Pedestrians are often oblivious to vehicles on the playa.
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Postby dragonfly Jafe » Mon Nov 24, 2008 4:54 pm

gyre wrote:I agree that attention should be paid to transmission choice and as much as I detest automatics, they will usually work best.
A manual would be fine if it was geared appropriately, perhaps with a granny first gear or a change to the final drive.


My Tongue car has controls moved to the back, and the only gear options are park, reverse, neutral, and first (the others are mechanically blocked). In most cases I can idle along at 5mph (if it's just me I end up braking a lot), but when fully loaded I have to give it some gas. If I were ever to fully punch it, it would go 30+ and that would be way too fast for my setup.

My previous vehicle was based on a Jeep J-10 Gladiator truck with a straight 6 and a granny gear. The granny gear was perfect for ultra slow maneuvering (like in town or on burn night). The rest of the time I kept it in first and idled. Only stepped on the gas rarely.

In addition to what the Captain says, make sure the base vehicle does not leak any fluids (oil being the usual culprit)! And picking a "common" one makes it more likely to find spare parts on-playa should something go wrong.
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Postby Captain Goddammit » Mon Nov 24, 2008 6:01 pm

Torque converter lockup isn't a mutant vehicle issue, you'll never get out of first gear.
When the playa is smooth and hard enough, I do have to bump in and out of gear or just drag the brakes. In the normal world that would be bad, but at 5 mph on the playa one week a year it just doesn't matter.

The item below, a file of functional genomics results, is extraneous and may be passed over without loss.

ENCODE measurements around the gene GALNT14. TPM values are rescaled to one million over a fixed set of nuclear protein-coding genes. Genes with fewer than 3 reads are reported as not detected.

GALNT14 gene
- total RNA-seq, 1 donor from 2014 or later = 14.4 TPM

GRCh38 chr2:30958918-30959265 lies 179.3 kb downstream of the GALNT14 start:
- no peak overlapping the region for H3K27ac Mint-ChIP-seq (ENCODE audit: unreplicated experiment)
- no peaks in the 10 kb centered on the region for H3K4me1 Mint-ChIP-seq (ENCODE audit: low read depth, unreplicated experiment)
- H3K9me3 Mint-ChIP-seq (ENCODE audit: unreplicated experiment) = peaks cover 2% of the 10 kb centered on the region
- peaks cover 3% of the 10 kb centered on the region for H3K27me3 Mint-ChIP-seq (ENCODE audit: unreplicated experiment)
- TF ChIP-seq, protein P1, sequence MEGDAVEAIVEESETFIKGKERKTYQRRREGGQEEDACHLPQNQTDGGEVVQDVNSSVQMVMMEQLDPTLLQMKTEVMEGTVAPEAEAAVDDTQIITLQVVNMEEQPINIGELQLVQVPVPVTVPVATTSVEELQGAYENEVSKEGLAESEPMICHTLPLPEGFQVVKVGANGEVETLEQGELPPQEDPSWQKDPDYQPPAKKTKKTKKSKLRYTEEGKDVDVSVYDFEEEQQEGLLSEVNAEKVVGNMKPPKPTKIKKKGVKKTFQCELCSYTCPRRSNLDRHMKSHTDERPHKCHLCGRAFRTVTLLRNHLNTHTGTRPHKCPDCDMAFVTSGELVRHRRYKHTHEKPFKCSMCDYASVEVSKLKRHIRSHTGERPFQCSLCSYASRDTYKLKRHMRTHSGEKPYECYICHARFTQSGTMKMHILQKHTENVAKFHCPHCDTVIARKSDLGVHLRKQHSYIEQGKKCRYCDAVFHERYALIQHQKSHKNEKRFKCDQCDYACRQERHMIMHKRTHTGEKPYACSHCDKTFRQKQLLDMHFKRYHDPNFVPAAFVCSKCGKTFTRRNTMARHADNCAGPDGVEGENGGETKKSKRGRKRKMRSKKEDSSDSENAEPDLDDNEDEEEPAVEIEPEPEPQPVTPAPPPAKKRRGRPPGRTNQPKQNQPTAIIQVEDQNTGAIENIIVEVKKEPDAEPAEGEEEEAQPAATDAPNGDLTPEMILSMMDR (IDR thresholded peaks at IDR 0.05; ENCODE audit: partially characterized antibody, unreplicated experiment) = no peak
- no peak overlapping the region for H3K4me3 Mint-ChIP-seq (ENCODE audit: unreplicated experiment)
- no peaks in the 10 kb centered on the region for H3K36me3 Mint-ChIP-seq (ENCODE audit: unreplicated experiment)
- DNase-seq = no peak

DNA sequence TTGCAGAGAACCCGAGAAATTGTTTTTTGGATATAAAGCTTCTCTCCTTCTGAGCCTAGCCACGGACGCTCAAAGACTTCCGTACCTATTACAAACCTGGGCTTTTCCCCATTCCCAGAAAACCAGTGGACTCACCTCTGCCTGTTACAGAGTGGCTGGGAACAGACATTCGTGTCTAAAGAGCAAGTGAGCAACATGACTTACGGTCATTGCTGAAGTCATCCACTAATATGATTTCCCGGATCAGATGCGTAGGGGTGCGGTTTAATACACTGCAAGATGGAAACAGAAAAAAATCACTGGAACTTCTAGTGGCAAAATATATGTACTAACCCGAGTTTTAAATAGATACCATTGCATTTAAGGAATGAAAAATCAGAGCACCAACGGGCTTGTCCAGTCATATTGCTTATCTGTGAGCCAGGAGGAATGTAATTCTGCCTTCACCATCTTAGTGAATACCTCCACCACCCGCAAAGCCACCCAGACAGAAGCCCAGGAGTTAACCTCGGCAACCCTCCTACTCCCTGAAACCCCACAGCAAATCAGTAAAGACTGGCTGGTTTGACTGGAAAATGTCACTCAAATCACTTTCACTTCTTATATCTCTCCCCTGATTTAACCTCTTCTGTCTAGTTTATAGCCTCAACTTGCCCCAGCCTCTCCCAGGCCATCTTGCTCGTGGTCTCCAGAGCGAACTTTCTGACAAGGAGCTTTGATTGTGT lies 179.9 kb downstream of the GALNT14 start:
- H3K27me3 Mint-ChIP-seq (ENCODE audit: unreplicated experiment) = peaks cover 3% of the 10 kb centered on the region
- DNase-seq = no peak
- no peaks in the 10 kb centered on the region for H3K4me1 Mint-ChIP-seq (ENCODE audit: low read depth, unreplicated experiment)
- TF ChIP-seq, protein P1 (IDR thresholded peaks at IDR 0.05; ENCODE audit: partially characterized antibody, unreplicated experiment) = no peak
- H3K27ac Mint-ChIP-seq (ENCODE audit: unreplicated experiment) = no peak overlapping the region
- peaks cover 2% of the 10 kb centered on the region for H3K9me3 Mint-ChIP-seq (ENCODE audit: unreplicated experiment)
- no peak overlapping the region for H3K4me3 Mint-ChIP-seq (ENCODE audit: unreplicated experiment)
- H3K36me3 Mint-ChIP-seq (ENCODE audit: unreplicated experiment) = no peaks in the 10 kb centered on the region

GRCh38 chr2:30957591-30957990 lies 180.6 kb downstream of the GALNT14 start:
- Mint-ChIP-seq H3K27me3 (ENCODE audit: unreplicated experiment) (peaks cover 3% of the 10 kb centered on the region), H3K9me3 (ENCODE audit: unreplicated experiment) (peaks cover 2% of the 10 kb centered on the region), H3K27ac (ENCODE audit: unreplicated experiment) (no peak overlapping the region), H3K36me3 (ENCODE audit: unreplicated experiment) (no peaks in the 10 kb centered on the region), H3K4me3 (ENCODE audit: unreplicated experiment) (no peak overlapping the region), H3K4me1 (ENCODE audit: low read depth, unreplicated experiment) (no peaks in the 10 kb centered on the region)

If you're gonna relocate the driving position (and on a real mutant vehicle you probably are) an automatic trans is WAY easier to deal with.

Two chassis types seem ideal to me for mutant vehicles: Pickup trucks, because they are available cheap in any size from tiny to huge to suit your needs and have easily removable bodies and stout chassis, and front-wheel-drive cars such as the small GM x-cars because the front can be cut off, providing you with a tidy modular unit that has wheels, steering, brakes, and power. That's what I did in the Yacht.
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Postby gyre » Mon Nov 24, 2008 6:50 pm

Captain Goddammit wrote:Torque converter lockup isn't a mutant vehicle issue, you'll never get out of first gear.

It's not supposed to be an issue at low speed, but it sure is on many of that model car, to the extent of staying locked up at idle and killing the engine.
Mine is a pontiac 6000.
Some models it is very easy to disable the lockup if you won't need it.
On others, it requires massive work.
It can be very difficult to tell which is which.
If you use a gm prone to this, make sure it is one that can be unlocked by removing a plug.
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Postby Clown Shoes » Tue Nov 25, 2008 7:19 pm

You could over extend or use a spacer to alter the butterfly gap on the throttle body to maintain a slightly higher idle and use the parking brake as your speed govern. Then you could make a slow speed accelerator/brake anywhere on the vehicle as a one lever control.
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help...ideas for my lebaron!

Postby Crankful » Thu Feb 19, 2009 5:07 pm